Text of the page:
Take the 2-minute tour ×
Stack Overflow is a question and answer site for professional and enthusiast programmers. It's 100% free, no registration required.

I am trying to define some public readonly property which is readable and writable in the scope of object's method as following:

@interface MyObject : NSObject

@property (readonly, nonatomic, strong) id foo; // <-- WHAT'S THE CORRECT WAY

@end

//

@interface MyObject () 

@property (readwrite, nonatomic, strong) id foo;

@end

//

@implementation MyObject

@syntesize foo = _foo;

@end

But when I type @property (readonly, nonatomic, strong) in Xcode it is never helping me to do it this way. Does it mean that I'm doing something wrong? Is the property flags order important? What approach is recommended to hide the implementation of property's writing capabilities?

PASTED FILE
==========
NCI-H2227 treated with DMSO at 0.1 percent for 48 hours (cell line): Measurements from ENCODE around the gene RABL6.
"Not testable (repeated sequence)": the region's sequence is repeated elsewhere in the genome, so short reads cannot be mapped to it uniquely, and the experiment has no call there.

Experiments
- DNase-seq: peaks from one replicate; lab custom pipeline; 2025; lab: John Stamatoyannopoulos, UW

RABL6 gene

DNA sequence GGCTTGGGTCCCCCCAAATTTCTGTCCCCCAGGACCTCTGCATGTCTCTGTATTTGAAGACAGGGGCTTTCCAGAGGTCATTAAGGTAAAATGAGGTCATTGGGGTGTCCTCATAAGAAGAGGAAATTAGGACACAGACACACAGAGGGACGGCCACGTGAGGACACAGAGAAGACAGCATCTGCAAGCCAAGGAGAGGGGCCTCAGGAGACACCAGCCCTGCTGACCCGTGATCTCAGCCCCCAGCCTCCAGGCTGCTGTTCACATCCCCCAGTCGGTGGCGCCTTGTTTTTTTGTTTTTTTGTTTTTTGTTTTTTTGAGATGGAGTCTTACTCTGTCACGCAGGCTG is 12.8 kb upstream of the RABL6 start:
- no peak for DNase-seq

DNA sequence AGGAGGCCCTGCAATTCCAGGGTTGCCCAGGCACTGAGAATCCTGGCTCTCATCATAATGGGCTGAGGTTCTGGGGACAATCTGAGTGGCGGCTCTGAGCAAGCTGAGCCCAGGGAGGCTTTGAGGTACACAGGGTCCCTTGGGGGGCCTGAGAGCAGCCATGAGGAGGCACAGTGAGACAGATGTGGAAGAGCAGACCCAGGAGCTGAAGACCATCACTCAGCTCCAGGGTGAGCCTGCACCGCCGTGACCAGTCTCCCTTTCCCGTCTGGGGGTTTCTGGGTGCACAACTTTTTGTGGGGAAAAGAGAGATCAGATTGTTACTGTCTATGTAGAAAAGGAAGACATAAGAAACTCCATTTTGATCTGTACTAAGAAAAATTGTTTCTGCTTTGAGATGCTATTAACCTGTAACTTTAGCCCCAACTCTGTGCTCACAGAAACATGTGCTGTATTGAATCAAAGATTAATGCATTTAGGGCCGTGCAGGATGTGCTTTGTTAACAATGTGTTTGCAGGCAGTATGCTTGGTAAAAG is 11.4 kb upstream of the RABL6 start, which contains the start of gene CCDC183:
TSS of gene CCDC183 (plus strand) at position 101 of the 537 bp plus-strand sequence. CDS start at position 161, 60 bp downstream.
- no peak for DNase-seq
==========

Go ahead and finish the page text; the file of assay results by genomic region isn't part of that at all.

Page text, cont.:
share|improve this question

closed as not a real question by Abizern, aleroot, Daniel, Paul.s, vikingosegundo Aug 12 '12 at 10:22

It's difficult to tell what is being asked here. This question is ambiguous, vague, incomplete, overly broad, or rhetorical and cannot be reasonably answered in its current form. For help clarifying this question so that it can be reopened, visit the help center.If this question can be reworded to fit the rules in the help center, please edit the question.

1  
I'm not sure what kind of question this is. If it's a bug or a feature request just file a radar. –  Abizern Aug 12 '12 at 8:51
    
The question was rewritten to be more clear and specific. Could it be reopened? –  voromax Aug 15 '12 at 6:32

1 Answer 1

up vote 2 down vote accepted

This is a commonly used and absolutely correct pattern. If you don't like the Xcode completion behaviour about it, you can surely file up a radar.

share|improve this answer

Not the answer you're looking for? Browse other questions tagged or ask your own question.